Anti-voter Apathy (AVAP) executive director Richwell Mulwani says Zambia will continue having mediocre leaders as long as the use of bribery and violence remains part of the electoral system.

Commenting on the alleged bribery that characterized the Kafue Council Chairmanship by-elections, Mulwani said the trend of corrupting voters was a disservice to the nation.

“Even successive governments that we’ve had used to do the same, they would go with blankets, cooking oil, they would use money to bribe people and all that. This has been a trend in our country, especially for those in the ruling party. So as AVAP, we are not surprised because this trend has been there even in the past. So it’s a culture that has been entrenched in the campaign methodology of political parties. Even the party that is going to come, if at all there will be any party coming on board, we are going to see the same thing. But there is no way we can entrench this as a way of winning an election, where the voters are bribed, where the voters are promised so many things that do not even happen,” Mulwani said.

“So we continue to advise political parties that it is very important that they desist from these acts and this is why sometimes you see violence erupting because certain individuals are using money to bribe the people and they are using all sorts of languages so that they citizens can have fear…This happened even in the Chilanga by-elections where we went to monitor the elections. We saw an old man there complaining that he had lost his voter’s card and NRC just because cadres went there and they were writing the names of people who had these documents so that they could buy them. So really, these are not new things, they are things that we have been complaining about and people have even reported to us as AVAP.”

He said AVAP would continue urging the Anti Corruption Commission to arrest the trend.

“But the only thing we can do as an organisation is to continue advising political parties and also to appeal to the Zambia Police Service and the Anti-Corruption Commission and the Electoral Commission of Zambia that when such things are seen, those that are entrusted with this responsibility should act so that those that are practicing such things are arrested. We all know that bribing voters is against the electoral code of conduct, it’s against the law. But political parties have continued doing it because they know that that’s the only way they can get votes,” Mulwani said.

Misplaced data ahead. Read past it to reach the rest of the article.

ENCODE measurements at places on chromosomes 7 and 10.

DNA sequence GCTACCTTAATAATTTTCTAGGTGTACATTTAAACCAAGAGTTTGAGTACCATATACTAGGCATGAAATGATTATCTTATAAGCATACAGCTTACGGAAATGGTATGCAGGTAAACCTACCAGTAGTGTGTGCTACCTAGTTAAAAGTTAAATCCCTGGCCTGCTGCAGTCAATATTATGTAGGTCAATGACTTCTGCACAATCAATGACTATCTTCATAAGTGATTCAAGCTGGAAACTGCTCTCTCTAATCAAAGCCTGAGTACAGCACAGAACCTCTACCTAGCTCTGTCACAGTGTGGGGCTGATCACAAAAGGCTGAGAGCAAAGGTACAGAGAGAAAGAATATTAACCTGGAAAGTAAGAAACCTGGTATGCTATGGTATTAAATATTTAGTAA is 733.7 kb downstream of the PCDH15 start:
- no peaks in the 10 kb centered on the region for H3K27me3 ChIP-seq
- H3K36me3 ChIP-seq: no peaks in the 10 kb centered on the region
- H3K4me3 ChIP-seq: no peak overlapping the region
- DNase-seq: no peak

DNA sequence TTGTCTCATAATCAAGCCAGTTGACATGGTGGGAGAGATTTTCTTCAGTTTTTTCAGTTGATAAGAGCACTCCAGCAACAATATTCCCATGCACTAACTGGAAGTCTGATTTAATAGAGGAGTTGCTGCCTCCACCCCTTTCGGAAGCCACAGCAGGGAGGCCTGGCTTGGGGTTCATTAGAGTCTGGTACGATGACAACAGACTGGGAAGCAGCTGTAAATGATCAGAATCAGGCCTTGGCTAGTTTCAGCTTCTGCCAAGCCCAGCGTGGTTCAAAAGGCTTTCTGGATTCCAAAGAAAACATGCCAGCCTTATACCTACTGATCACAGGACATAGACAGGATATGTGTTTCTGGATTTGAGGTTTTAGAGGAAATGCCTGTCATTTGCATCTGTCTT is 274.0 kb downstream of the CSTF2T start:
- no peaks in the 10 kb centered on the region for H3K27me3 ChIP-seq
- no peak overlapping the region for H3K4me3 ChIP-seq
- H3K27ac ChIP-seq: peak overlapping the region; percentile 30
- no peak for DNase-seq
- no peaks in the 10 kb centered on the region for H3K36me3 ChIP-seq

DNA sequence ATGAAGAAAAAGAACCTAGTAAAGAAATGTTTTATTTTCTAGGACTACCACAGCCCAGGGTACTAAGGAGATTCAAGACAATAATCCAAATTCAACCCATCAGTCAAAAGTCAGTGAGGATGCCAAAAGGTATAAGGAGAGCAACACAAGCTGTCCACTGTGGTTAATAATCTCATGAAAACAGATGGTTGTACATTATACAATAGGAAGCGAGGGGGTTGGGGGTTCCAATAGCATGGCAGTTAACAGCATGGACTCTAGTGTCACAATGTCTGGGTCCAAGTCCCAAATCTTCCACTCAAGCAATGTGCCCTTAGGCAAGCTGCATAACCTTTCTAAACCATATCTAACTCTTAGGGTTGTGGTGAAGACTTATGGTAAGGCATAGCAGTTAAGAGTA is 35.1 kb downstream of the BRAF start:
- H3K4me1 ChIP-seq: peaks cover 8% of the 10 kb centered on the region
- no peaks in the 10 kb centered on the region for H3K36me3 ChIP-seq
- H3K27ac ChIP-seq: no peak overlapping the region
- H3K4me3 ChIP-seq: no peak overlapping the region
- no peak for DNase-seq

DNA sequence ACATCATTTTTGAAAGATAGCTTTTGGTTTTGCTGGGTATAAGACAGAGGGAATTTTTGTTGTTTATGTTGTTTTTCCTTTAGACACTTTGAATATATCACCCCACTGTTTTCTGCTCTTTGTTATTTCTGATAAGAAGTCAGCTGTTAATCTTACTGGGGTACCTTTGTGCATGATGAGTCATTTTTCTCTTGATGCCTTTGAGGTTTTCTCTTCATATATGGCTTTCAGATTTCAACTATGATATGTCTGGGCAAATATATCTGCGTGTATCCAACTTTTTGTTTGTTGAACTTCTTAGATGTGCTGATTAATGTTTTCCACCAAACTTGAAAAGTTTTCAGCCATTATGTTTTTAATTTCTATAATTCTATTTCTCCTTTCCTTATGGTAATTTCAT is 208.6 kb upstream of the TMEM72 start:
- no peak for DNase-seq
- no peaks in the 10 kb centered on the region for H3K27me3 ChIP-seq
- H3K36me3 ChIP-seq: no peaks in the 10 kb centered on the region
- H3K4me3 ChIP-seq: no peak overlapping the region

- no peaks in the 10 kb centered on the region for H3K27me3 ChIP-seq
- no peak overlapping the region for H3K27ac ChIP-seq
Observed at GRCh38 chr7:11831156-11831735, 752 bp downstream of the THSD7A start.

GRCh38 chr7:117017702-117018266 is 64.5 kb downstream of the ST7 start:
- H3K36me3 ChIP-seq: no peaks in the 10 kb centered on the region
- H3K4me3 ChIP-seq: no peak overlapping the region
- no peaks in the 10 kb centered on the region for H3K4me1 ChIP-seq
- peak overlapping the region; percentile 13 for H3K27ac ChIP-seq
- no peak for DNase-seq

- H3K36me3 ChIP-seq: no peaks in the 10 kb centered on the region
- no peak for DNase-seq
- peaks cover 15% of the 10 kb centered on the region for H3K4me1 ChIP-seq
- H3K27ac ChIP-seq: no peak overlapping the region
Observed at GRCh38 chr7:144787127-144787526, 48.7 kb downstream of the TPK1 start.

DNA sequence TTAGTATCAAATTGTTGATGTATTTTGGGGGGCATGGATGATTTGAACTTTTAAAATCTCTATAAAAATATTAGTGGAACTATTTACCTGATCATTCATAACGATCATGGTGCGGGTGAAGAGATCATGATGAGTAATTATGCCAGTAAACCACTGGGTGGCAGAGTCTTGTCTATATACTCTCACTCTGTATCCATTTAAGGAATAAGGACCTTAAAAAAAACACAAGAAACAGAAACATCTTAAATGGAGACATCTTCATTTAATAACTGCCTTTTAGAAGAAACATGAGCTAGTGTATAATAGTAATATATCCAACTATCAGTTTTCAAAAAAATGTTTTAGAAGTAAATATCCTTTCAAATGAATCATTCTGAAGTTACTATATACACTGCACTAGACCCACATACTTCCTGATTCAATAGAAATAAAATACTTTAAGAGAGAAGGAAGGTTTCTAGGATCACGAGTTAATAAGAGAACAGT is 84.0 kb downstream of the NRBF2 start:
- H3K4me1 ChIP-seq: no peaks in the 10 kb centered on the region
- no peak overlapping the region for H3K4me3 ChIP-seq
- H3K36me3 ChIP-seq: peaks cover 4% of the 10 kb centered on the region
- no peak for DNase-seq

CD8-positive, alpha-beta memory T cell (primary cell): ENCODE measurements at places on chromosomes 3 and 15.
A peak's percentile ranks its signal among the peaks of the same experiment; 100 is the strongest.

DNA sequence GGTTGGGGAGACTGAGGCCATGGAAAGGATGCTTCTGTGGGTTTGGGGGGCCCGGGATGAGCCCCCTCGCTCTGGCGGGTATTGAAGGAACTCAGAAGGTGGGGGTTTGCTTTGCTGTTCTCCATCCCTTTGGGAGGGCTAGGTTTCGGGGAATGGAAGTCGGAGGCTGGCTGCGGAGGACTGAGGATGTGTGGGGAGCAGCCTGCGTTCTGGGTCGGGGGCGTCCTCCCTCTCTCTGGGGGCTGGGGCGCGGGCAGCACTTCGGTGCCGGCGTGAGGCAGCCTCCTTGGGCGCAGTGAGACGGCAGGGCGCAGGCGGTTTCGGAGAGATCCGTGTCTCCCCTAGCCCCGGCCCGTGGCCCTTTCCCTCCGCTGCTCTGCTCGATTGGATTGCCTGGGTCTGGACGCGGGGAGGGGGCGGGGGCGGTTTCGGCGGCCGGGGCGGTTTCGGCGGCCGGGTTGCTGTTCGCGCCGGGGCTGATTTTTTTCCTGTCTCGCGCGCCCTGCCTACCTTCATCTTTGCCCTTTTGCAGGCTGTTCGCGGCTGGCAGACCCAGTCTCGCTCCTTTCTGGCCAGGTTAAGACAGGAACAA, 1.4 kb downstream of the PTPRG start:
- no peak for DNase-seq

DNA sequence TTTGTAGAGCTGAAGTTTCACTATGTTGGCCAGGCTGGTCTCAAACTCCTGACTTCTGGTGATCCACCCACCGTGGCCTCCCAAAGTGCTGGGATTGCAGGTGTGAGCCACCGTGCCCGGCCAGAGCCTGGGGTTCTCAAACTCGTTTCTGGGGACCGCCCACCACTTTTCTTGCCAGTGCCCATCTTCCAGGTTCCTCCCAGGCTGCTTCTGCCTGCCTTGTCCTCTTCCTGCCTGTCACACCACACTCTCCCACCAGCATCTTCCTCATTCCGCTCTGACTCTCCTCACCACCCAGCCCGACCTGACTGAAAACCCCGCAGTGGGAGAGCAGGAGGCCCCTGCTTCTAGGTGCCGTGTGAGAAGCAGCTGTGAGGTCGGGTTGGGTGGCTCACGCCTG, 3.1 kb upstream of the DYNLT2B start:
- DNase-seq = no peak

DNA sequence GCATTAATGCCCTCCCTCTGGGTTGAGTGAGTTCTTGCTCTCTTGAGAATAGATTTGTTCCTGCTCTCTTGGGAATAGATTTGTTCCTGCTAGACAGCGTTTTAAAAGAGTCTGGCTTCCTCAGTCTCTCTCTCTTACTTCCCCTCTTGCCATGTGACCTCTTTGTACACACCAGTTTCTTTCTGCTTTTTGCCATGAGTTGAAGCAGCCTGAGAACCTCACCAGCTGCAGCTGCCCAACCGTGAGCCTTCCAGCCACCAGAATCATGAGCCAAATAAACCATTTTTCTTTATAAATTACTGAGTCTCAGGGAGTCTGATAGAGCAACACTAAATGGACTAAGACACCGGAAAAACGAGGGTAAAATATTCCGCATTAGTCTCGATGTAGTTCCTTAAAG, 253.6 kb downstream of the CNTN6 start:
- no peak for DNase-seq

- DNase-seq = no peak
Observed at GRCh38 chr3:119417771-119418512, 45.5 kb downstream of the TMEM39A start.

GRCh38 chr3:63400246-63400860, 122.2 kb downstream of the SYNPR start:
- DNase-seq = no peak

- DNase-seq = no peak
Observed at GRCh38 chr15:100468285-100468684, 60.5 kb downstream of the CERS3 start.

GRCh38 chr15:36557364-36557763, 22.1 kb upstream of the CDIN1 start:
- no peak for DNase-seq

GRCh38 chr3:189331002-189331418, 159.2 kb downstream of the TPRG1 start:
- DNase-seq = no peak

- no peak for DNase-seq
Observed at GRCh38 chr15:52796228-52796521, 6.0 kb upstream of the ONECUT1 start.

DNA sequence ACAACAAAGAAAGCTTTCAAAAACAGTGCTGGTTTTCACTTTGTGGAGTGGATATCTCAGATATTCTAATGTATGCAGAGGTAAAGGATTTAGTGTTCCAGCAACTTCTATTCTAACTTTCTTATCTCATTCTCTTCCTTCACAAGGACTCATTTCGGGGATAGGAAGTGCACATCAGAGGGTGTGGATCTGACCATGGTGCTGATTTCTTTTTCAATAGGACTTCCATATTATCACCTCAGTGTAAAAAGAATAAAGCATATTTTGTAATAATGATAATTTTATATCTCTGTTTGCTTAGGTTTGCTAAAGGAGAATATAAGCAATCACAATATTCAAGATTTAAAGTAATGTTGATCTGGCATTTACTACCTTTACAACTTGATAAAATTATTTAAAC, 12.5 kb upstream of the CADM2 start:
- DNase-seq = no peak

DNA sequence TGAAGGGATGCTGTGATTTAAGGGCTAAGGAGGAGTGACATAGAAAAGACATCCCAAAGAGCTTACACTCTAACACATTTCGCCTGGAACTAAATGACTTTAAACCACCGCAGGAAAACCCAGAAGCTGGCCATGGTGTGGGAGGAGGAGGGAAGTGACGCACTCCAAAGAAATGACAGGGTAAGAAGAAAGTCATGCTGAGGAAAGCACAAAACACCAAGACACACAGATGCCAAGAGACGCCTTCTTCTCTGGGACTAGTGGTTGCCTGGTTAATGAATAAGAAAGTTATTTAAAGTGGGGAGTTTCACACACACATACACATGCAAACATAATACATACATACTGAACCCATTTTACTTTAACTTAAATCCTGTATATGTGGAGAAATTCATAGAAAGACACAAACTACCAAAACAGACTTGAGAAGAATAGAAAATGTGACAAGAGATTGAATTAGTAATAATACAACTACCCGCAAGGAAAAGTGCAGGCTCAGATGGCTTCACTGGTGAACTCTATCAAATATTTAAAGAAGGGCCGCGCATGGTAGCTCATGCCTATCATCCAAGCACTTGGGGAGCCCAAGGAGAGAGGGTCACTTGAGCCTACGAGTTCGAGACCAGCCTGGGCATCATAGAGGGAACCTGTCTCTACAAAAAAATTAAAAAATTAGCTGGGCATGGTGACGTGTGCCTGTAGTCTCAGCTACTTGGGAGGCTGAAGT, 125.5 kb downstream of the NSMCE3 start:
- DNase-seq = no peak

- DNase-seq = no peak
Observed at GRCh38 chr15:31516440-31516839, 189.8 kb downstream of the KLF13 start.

Mulwani said corruption had made voters get fed up with elections.

“Voters are tired of voting because they feel that there is no need for them to continue. But because political parties know that there is no other language that they can use, they go with bribes so that they can win the support of those voters and woo them to vote in a certain way. So this is how the situation has been in our country, therefore, we need to correct the situation because we cannot continue in the manner things are happening. You can go out there, people will tell you what has been happening. This is not a secret, it’s an issue that is known by many voters and even other stake holders and it needs to be addressed quickly,” he said.

Mulwani concluded that mediocrity would continue reigning the country’s leadership if citizens did not change the way they elected their representatives.

“When people are using money, violence and other under hand methods to remain in power, it becomes a challenge for genuine voters and genuine candidates who want to bide by the law and ensure that there is a leveled playing field for everyone to participate. Because democracy entails freedom to choose freely and participate freely in an election, but in our country this is not the case because we see people winning just because in the night they are very busy bribing people. This is what has been happening and truly, if these acts are not curtailed, we are going to continue to see mediocre kind of leadership taking over the making of decisions in our country and eventually, genuine people will shun away from voting because they don’t want to be associated with such kinds of corrupt,” said Mulwani.

“Also, this is what actually brings apathy because when people see others being given money and themselves haven’t gotten anything, they say ‘why should we go to vote when we haven’t benefited?’ So they tend to turn away because they see already a situation which is not conducive for them to participate. They feel that even if they go and cast the vote, they are cheated already because some people are not using the required parameters, they are not using the code of conduct and genuine rules so that they compete at a fair ground.”